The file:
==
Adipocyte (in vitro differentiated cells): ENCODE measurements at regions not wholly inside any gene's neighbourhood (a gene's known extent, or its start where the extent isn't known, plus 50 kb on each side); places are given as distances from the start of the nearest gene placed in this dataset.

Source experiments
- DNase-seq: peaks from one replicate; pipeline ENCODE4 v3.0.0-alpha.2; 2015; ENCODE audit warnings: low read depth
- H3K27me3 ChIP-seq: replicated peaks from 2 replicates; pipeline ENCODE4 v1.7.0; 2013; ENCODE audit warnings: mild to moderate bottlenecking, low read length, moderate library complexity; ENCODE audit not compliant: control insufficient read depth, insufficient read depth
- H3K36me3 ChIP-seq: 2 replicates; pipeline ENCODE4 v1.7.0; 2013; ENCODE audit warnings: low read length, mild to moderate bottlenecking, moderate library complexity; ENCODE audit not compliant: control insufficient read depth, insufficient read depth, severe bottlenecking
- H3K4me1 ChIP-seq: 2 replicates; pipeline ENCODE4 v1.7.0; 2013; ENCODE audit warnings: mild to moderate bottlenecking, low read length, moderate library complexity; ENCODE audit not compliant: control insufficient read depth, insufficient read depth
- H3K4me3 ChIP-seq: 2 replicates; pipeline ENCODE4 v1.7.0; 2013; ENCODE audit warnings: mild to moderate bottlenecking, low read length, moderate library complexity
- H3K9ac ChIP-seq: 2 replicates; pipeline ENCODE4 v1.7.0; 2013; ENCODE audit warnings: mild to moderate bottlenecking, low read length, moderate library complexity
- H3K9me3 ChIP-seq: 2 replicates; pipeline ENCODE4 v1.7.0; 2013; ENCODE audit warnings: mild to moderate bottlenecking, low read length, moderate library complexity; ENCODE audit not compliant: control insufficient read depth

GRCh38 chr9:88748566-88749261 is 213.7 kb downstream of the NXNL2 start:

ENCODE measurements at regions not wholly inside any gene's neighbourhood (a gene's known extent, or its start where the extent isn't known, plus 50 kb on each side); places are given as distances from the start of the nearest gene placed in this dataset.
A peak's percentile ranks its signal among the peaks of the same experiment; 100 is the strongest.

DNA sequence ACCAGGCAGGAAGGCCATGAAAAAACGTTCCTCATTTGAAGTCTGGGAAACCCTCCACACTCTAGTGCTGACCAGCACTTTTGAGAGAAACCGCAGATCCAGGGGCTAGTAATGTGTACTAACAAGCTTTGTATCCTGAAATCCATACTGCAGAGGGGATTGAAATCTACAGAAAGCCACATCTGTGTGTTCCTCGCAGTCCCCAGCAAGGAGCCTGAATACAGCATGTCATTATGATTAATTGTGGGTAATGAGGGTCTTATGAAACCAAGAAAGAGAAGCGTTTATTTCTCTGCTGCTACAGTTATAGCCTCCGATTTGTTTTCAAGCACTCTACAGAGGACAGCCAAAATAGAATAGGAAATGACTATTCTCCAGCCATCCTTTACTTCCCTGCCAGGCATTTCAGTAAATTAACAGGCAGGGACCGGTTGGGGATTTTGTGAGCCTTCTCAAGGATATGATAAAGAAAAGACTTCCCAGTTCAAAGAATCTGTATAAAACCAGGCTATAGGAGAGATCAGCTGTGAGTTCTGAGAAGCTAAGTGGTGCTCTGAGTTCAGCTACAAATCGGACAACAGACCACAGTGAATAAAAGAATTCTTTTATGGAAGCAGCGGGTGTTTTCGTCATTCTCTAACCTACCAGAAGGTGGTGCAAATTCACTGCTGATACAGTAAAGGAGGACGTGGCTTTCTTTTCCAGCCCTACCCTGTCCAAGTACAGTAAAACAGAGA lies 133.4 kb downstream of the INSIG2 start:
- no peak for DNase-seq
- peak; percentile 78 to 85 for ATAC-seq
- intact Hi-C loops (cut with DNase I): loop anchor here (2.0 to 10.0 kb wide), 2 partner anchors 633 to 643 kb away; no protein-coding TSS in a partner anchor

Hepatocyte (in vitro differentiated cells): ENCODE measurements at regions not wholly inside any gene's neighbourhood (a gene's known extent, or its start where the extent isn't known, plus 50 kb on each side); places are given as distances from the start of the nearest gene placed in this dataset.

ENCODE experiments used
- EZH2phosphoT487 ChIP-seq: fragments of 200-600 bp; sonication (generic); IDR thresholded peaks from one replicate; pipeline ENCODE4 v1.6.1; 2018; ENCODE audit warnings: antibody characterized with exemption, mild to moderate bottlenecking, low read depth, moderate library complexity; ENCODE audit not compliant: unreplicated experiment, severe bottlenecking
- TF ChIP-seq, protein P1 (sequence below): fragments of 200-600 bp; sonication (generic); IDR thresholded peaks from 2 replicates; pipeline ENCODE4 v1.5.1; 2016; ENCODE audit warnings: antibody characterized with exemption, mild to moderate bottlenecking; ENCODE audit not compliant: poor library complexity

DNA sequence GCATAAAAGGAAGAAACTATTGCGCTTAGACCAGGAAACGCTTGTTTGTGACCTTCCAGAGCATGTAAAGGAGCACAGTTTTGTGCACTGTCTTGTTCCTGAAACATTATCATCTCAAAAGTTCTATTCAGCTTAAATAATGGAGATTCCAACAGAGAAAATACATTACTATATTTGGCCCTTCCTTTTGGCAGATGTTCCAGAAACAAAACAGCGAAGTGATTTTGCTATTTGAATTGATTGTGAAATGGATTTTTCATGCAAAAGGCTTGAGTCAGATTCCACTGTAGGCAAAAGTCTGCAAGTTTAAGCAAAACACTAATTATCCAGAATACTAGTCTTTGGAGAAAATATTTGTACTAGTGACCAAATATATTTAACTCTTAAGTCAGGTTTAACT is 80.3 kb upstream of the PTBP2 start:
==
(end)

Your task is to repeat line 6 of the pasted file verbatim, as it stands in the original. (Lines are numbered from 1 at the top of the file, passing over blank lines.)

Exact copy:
- H3K4me1 ChIP-seq: 2 replicates; pipeline ENCODE4 v1.7.0; 2013; ENCODE audit warnings: mild to moderate bottlenecking, low read length, moderate library complexity; ENCODE audit not compliant: control insufficient read depth, insufficient read depth